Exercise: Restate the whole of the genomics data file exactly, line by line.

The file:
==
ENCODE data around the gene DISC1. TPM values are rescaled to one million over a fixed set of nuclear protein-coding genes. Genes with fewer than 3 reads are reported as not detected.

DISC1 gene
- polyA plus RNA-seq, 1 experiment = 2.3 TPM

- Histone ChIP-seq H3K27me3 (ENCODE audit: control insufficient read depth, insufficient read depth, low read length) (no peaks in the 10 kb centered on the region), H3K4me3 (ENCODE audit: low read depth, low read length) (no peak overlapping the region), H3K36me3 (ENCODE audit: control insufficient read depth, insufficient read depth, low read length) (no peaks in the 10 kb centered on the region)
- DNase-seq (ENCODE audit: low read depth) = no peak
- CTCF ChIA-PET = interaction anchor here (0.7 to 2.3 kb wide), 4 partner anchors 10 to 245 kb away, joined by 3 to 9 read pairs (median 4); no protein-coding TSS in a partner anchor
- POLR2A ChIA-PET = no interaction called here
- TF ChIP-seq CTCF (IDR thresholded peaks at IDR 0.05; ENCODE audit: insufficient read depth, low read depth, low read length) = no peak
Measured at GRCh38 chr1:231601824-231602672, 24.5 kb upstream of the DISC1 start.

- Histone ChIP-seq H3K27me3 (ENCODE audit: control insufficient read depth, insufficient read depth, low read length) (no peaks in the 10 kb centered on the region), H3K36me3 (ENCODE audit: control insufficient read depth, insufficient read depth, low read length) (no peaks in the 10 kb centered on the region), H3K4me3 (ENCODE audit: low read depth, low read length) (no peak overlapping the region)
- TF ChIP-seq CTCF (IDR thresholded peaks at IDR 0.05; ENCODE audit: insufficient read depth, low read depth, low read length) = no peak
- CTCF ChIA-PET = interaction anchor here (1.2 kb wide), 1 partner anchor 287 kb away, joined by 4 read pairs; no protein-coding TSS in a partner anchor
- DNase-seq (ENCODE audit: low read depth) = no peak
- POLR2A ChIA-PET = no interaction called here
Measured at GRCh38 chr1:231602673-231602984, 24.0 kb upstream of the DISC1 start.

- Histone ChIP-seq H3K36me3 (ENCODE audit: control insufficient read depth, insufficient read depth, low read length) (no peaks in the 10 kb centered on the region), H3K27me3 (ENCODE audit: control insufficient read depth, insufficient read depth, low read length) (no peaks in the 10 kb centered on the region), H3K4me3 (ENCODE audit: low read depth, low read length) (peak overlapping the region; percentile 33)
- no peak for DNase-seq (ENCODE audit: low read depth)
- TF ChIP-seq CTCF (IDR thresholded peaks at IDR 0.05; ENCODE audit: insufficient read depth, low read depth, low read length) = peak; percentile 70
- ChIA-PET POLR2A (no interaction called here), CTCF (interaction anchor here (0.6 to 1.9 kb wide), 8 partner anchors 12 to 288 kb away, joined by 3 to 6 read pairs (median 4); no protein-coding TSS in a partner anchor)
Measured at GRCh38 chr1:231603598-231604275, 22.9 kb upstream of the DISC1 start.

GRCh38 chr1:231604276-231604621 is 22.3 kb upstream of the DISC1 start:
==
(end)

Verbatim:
ENCODE data around the gene DISC1. TPM values are rescaled to one million over a fixed set of nuclear protein-coding genes. Genes with fewer than 3 reads are reported as not detected.

DISC1 gene
- polyA plus RNA-seq, 1 experiment = 2.3 TPM

- Histone ChIP-seq H3K27me3 (ENCODE audit: control insufficient read depth, insufficient read depth, low read length) (no peaks in the 10 kb centered on the region), H3K4me3 (ENCODE audit: low read depth, low read length) (no peak overlapping the region), H3K36me3 (ENCODE audit: control insufficient read depth, insufficient read depth, low read length) (no peaks in the 10 kb centered on the region)
- DNase-seq (ENCODE audit: low read depth) = no peak
- CTCF ChIA-PET = interaction anchor here (0.7 to 2.3 kb wide), 4 partner anchors 10 to 245 kb away, joined by 3 to 9 read pairs (median 4); no protein-coding TSS in a partner anchor
- POLR2A ChIA-PET = no interaction called here
- TF ChIP-seq CTCF (IDR thresholded peaks at IDR 0.05; ENCODE audit: insufficient read depth, low read depth, low read length) = no peak
Measured at GRCh38 chr1:231601824-231602672, 24.5 kb upstream of the DISC1 start.

- Histone ChIP-seq H3K27me3 (ENCODE audit: control insufficient read depth, insufficient read depth, low read length) (no peaks in the 10 kb centered on the region), H3K36me3 (ENCODE audit: control insufficient read depth, insufficient read depth, low read length) (no peaks in the 10 kb centered on the region), H3K4me3 (ENCODE audit: low read depth, low read length) (no peak overlapping the region)
- TF ChIP-seq CTCF (IDR thresholded peaks at IDR 0.05; ENCODE audit: insufficient read depth, low read depth, low read length) = no peak
- CTCF ChIA-PET = interaction anchor here (1.2 kb wide), 1 partner anchor 287 kb away, joined by 4 read pairs; no protein-coding TSS in a partner anchor
- DNase-seq (ENCODE audit: low read depth) = no peak
- POLR2A ChIA-PET = no interaction called here
Measured at GRCh38 chr1:231602673-231602984, 24.0 kb upstream of the DISC1 start.

- Histone ChIP-seq H3K36me3 (ENCODE audit: control insufficient read depth, insufficient read depth, low read length) (no peaks in the 10 kb centered on the region), H3K27me3 (ENCODE audit: control insufficient read depth, insufficient read depth, low read length) (no peaks in the 10 kb centered on the region), H3K4me3 (ENCODE audit: low read depth, low read length) (peak overlapping the region; percentile 33)
- no peak for DNase-seq (ENCODE audit: low read depth)
- TF ChIP-seq CTCF (IDR thresholded peaks at IDR 0.05; ENCODE audit: insufficient read depth, low read depth, low read length) = peak; percentile 70
- ChIA-PET POLR2A (no interaction called here), CTCF (interaction anchor here (0.6 to 1.9 kb wide), 8 partner anchors 12 to 288 kb away, joined by 3 to 6 read pairs (median 4); no protein-coding TSS in a partner anchor)
Measured at GRCh38 chr1:231603598-231604275, 22.9 kb upstream of the DISC1 start.

GRCh38 chr1:231604276-231604621 is 22.3 kb upstream of the DISC1 start: